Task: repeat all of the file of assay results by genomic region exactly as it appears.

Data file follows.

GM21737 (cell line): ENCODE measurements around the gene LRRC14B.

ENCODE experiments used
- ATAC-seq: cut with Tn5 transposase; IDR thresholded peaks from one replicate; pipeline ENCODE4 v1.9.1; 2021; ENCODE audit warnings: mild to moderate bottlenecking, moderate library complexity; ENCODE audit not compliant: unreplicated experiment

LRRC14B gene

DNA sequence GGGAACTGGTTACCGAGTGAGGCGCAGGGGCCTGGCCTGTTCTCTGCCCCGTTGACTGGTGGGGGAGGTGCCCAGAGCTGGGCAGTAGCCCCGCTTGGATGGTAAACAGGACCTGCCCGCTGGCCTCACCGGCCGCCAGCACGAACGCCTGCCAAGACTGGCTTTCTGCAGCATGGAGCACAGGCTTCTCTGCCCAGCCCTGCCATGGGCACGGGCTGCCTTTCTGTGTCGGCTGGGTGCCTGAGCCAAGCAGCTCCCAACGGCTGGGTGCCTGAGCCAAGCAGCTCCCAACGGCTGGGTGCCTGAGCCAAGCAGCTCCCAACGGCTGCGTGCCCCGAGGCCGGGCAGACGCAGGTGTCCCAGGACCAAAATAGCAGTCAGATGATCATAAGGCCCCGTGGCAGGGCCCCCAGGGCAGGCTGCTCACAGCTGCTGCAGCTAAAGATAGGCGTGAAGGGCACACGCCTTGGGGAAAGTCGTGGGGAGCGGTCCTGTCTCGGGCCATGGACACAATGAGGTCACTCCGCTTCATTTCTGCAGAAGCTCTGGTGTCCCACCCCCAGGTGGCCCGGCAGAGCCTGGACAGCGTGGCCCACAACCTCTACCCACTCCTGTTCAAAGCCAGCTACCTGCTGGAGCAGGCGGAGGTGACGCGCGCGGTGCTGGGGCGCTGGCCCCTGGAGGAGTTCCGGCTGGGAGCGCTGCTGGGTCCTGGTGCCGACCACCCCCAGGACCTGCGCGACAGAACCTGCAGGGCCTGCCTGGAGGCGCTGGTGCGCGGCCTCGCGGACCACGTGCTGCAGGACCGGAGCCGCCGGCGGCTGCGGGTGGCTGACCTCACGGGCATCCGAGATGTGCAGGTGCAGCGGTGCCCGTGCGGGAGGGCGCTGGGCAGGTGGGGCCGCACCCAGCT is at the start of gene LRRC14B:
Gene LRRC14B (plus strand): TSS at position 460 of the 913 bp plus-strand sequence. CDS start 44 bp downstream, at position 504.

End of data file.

GM21737 (cell line): ENCODE measurements around the gene LRRC14B.

ENCODE experiments used
- ATAC-seq: cut with Tn5 transposase; IDR thresholded peaks from one replicate; pipeline ENCODE4 v1.9.1; 2021; ENCODE audit warnings: mild to moderate bottlenecking, moderate library complexity; ENCODE audit not compliant: unreplicated experiment

LRRC14B gene

DNA sequence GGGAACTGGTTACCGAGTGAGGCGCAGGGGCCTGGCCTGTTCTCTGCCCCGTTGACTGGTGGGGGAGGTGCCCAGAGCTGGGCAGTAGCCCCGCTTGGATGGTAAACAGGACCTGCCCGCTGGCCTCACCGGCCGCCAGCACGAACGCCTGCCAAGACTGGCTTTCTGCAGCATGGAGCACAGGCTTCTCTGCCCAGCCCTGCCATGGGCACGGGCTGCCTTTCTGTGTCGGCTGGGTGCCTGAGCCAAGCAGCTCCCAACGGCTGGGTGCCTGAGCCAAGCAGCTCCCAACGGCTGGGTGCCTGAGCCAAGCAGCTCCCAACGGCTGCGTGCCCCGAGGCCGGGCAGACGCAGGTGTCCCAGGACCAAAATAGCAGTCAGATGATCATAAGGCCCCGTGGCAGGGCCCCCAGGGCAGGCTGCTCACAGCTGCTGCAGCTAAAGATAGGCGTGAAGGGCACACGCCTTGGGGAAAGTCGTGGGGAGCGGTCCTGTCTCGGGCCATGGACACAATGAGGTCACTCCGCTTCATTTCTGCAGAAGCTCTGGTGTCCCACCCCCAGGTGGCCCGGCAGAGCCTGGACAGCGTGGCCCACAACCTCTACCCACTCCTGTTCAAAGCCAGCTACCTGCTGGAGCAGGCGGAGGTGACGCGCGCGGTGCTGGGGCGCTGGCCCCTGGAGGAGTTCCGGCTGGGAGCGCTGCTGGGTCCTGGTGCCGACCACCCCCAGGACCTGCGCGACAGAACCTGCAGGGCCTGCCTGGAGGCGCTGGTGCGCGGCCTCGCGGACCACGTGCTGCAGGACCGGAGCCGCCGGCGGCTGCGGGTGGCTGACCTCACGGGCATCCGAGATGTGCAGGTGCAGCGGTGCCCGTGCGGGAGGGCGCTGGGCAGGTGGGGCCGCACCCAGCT is at the start of gene LRRC14B:
Gene LRRC14B (plus strand): TSS at position 460 of the 913 bp plus-strand sequence. CDS start 44 bp downstream, at position 504.